OBJECTIVES: To determine out-of-hospital cardiac arrest survival rates before and after implementation of the Take Heart America program (a community-based initiative that sequentially deployed all of the most highly recommended 2005 American Heart Association resuscitation guidelines in an effort to increase out-of-hospital cardiac arrest survival). PATIENTS: Out-of-hospital cardiac arrest patients in Anoka County, MN, and greater St. Cloud, MN, from November 2005 to June 2009. INTERVENTIONS: Two sites in Minnesota with a combined population of 439,692 people (greater St. Cloud and Anoka County) implemented: 1) widespread cardiopulmonary resuscitation and automated external defibrillator skills training in schools and businesses; 2) retraining of all emergency medical services personnel in methods to enhance circulation, including minimizing cardiopulmonary resuscitation interruptions, performing cardiopulmonary resuscitation before and after single-shock defibrillation, and use of an impedance threshold device; 3) additional deployment of automated external defibrillators in schools and public places; and 4) protocols for transport to and treatment by cardiac arrest centers for therapeutic hypothermia, coronary artery evaluation and treatment, and electrophysiological evaluation. MEASUREMENTS AND MAIN RESULTS: More than 28,000 people were trained in cardiopulmonary resuscitation and automated external defibrillator use in the two sites. Bystander cardiopulmonary resuscitation rates increased from 20% to 29% (p = .086, odds ratio 1.7, 95% confidence interval 0.96-2.89). Three cardiac arrest centers were established, and hypothermia therapy for admitted out-of-hospital cardiac arrest victims increased from 0% to 45%. Survival to hospital discharge for all patients after out-of-hospital cardiac arrest in these two sites improved from 8.5% (nine of 106, historical control) to 19% (48 of 247, intervention phase) (p = .011, odds ratio 2.60, confidence interval 1.19-6.26). A financial analysis revealed that the cardiac arrest centers concept was financially feasible, despite the costs associated with high-quality postresuscitation care. CONCLUSIONS: The Take Heart America program doubled cardiac arrest survival when compared with historical controls. Study of the feasibility of generalizing this approach to larger cities, states, and regions is underway.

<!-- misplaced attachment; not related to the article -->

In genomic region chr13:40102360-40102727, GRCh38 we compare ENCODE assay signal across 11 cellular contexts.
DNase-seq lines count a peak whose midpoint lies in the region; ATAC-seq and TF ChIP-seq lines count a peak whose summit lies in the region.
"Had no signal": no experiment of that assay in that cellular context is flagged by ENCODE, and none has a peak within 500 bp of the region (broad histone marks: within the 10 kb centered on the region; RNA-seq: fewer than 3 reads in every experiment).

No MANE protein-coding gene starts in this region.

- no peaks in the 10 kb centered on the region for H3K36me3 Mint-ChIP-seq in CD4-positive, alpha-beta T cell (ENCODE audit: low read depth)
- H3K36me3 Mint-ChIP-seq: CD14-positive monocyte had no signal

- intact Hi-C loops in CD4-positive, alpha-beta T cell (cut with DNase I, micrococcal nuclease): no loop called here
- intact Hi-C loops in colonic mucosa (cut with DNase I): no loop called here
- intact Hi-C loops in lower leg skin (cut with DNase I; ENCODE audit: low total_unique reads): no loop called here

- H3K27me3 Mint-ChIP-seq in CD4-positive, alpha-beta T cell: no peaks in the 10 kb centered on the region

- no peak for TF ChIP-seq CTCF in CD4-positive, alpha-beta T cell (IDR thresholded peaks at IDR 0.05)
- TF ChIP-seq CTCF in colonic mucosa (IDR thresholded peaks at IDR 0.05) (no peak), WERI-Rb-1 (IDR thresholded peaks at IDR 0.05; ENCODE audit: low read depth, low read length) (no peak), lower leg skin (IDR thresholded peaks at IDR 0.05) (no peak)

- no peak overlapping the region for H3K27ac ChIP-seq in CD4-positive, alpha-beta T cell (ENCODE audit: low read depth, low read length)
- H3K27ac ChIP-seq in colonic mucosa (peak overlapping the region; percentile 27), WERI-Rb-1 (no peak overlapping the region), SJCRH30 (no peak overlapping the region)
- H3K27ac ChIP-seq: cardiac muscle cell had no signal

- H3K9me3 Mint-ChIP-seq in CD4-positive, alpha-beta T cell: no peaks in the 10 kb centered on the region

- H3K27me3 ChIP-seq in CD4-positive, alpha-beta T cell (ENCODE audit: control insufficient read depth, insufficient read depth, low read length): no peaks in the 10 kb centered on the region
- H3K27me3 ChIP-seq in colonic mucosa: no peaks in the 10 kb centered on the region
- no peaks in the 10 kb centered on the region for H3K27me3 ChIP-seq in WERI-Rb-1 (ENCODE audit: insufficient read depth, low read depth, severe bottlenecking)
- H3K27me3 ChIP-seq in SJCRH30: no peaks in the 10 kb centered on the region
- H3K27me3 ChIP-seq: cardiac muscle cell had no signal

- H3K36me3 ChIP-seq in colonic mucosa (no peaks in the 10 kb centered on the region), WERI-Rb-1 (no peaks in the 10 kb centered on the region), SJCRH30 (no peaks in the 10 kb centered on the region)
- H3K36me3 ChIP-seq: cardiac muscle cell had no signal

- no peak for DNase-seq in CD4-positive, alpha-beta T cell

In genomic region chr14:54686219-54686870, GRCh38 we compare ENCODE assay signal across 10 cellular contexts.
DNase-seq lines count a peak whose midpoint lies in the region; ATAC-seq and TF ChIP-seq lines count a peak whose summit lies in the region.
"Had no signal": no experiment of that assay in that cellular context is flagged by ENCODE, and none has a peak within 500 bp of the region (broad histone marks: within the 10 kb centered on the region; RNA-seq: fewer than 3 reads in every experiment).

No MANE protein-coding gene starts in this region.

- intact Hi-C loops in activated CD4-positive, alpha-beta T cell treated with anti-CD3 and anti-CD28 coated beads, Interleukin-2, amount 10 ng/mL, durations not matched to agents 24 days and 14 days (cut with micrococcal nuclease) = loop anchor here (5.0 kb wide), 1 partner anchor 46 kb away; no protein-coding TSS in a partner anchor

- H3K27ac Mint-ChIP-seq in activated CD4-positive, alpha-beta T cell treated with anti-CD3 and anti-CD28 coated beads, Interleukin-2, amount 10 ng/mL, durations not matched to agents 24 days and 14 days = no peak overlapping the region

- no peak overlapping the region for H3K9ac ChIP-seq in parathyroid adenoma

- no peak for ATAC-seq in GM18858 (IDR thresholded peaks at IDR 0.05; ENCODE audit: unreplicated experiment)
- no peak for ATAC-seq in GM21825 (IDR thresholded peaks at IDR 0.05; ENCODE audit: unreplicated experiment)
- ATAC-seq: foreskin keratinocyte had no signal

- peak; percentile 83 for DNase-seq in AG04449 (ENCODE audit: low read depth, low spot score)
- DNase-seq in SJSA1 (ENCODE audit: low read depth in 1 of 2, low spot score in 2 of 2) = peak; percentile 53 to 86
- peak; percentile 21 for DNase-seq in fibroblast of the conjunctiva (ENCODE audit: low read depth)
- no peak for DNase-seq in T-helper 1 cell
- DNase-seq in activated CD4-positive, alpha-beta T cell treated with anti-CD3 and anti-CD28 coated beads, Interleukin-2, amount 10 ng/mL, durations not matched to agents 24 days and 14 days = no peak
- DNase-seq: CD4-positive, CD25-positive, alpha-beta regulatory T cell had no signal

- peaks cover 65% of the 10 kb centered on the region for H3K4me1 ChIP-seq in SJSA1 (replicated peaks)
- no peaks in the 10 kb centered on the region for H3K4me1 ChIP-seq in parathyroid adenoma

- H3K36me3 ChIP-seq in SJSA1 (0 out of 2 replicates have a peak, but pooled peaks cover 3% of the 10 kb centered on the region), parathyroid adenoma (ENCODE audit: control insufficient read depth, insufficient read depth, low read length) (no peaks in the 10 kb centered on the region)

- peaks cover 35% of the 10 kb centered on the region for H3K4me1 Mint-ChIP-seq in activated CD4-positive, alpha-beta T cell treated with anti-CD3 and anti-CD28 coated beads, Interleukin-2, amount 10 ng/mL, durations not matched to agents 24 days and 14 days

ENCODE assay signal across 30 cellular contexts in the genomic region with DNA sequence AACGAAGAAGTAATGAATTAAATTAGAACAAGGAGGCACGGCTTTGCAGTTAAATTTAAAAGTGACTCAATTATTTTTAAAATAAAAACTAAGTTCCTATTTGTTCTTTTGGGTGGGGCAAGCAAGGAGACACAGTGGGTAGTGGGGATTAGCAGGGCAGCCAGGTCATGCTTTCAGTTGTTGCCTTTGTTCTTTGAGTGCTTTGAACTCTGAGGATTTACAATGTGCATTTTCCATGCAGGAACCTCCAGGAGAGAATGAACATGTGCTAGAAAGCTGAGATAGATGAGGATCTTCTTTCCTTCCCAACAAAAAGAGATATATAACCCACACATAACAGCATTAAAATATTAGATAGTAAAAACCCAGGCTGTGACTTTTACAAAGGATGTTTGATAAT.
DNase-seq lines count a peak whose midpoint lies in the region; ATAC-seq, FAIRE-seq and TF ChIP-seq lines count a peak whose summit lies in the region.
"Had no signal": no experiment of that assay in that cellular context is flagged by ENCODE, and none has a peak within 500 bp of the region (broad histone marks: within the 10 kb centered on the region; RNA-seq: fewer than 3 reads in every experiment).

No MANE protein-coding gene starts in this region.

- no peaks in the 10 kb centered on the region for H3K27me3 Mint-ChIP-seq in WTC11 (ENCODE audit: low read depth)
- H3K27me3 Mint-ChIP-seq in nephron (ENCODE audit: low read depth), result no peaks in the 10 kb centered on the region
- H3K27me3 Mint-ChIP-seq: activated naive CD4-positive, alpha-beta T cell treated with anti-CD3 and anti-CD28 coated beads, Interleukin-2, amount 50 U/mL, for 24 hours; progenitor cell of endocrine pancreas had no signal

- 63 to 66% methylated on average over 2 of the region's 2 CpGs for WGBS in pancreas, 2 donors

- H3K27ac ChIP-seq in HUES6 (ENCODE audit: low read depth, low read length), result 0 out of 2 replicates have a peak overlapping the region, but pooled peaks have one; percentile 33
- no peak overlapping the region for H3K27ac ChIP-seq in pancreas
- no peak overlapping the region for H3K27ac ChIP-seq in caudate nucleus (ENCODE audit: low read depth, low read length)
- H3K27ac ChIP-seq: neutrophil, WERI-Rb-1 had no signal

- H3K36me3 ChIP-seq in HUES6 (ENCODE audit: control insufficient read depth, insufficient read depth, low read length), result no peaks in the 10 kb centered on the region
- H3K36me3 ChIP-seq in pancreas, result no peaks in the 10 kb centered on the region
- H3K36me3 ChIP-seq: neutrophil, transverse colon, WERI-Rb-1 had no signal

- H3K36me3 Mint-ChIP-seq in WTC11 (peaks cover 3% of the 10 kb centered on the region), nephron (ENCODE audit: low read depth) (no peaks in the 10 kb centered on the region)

Assuntos
Reanimação Cardiopulmonar/mortalidade , Reanimação Cardiopulmonar/normas , Fidelidade a Diretrizes , Parada Cardíaca Extra-Hospitalar/mortalidade , Parada Cardíaca Extra-Hospitalar/terapia , American Heart Association/organização & administração , Serviços de Saúde Comunitária/organização & administração , Desfibriladores/normas , Cardioversão Elétrica/normas , Serviços Médicos de Emergência/organização & administração , Feminino , Promoção da Saúde/organização & administração , Massagem Cardíaca/normas , Humanos , Masculino , Minnesota , Guias de Prática Clínica como Assunto , Avaliação de Programas e Projetos de Saúde , Medição de Risco , Análise de Sobrevida , Estados Unidos